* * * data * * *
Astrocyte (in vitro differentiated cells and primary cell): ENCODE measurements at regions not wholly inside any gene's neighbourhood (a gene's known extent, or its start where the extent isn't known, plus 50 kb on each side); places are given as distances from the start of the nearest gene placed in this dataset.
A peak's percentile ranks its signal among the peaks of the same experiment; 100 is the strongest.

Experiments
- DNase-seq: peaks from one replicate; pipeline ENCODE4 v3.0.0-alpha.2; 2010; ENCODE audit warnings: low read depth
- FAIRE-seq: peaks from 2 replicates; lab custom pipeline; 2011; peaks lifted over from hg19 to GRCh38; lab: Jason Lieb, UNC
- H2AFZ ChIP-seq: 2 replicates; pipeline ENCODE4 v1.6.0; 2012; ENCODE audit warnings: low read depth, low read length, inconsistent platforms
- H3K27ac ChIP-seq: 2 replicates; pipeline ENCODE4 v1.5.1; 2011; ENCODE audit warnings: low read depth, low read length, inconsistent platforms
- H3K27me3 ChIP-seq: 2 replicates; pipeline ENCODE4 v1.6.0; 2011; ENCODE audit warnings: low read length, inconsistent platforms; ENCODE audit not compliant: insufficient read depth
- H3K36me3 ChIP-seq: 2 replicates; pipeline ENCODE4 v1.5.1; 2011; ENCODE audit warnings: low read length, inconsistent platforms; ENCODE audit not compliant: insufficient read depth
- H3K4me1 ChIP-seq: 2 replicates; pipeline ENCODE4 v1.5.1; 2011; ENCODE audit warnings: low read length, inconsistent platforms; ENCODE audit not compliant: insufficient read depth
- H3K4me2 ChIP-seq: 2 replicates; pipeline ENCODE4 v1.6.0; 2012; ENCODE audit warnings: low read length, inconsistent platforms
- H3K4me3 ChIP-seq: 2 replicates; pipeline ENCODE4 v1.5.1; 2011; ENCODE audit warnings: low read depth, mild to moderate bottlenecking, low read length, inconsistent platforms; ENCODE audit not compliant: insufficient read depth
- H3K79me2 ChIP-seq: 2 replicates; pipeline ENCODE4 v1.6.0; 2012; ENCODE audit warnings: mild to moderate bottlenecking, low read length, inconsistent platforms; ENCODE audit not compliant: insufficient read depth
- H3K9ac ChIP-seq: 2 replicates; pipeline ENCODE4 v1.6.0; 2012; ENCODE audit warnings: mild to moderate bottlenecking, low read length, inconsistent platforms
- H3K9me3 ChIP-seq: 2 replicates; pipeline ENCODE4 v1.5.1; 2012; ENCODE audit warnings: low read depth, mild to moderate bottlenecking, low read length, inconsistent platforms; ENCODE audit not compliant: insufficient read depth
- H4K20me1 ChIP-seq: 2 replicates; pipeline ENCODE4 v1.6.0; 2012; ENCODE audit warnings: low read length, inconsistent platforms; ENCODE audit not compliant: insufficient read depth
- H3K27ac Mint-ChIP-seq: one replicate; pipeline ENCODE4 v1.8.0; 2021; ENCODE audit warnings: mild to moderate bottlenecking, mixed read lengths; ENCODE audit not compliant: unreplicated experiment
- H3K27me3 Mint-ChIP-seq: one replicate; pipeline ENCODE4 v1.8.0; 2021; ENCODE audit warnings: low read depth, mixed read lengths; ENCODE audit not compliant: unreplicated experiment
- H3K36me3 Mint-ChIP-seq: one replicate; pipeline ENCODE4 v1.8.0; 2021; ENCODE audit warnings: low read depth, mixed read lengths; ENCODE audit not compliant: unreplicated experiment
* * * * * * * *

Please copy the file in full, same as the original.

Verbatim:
Astrocyte (in vitro differentiated cells and primary cell): ENCODE measurements at regions not wholly inside any gene's neighbourhood (a gene's known extent, or its start where the extent isn't known, plus 50 kb on each side); places are given as distances from the start of the nearest gene placed in this dataset.
A peak's percentile ranks its signal among the peaks of the same experiment; 100 is the strongest.

Experiments
- DNase-seq: peaks from one replicate; pipeline ENCODE4 v3.0.0-alpha.2; 2010; ENCODE audit warnings: low read depth
- FAIRE-seq: peaks from 2 replicates; lab custom pipeline; 2011; peaks lifted over from hg19 to GRCh38; lab: Jason Lieb, UNC
- H2AFZ ChIP-seq: 2 replicates; pipeline ENCODE4 v1.6.0; 2012; ENCODE audit warnings: low read depth, low read length, inconsistent platforms
- H3K27ac ChIP-seq: 2 replicates; pipeline ENCODE4 v1.5.1; 2011; ENCODE audit warnings: low read depth, low read length, inconsistent platforms
- H3K27me3 ChIP-seq: 2 replicates; pipeline ENCODE4 v1.6.0; 2011; ENCODE audit warnings: low read length, inconsistent platforms; ENCODE audit not compliant: insufficient read depth
- H3K36me3 ChIP-seq: 2 replicates; pipeline ENCODE4 v1.5.1; 2011; ENCODE audit warnings: low read length, inconsistent platforms; ENCODE audit not compliant: insufficient read depth
- H3K4me1 ChIP-seq: 2 replicates; pipeline ENCODE4 v1.5.1; 2011; ENCODE audit warnings: low read length, inconsistent platforms; ENCODE audit not compliant: insufficient read depth
- H3K4me2 ChIP-seq: 2 replicates; pipeline ENCODE4 v1.6.0; 2012; ENCODE audit warnings: low read length, inconsistent platforms
- H3K4me3 ChIP-seq: 2 replicates; pipeline ENCODE4 v1.5.1; 2011; ENCODE audit warnings: low read depth, mild to moderate bottlenecking, low read length, inconsistent platforms; ENCODE audit not compliant: insufficient read depth
- H3K79me2 ChIP-seq: 2 replicates; pipeline ENCODE4 v1.6.0; 2012; ENCODE audit warnings: mild to moderate bottlenecking, low read length, inconsistent platforms; ENCODE audit not compliant: insufficient read depth
- H3K9ac ChIP-seq: 2 replicates; pipeline ENCODE4 v1.6.0; 2012; ENCODE audit warnings: mild to moderate bottlenecking, low read length, inconsistent platforms
- H3K9me3 ChIP-seq: 2 replicates; pipeline ENCODE4 v1.5.1; 2012; ENCODE audit warnings: low read depth, mild to moderate bottlenecking, low read length, inconsistent platforms; ENCODE audit not compliant: insufficient read depth
- H4K20me1 ChIP-seq: 2 replicates; pipeline ENCODE4 v1.6.0; 2012; ENCODE audit warnings: low read length, inconsistent platforms; ENCODE audit not compliant: insufficient read depth
- H3K27ac Mint-ChIP-seq: one replicate; pipeline ENCODE4 v1.8.0; 2021; ENCODE audit warnings: mild to moderate bottlenecking, mixed read lengths; ENCODE audit not compliant: unreplicated experiment
- H3K27me3 Mint-ChIP-seq: one replicate; pipeline ENCODE4 v1.8.0; 2021; ENCODE audit warnings: low read depth, mixed read lengths; ENCODE audit not compliant: unreplicated experiment
- H3K36me3 Mint-ChIP-seq: one replicate; pipeline ENCODE4 v1.8.0; 2021; ENCODE audit warnings: low read depth, mixed read lengths; ENCODE audit not compliant: unreplicated experiment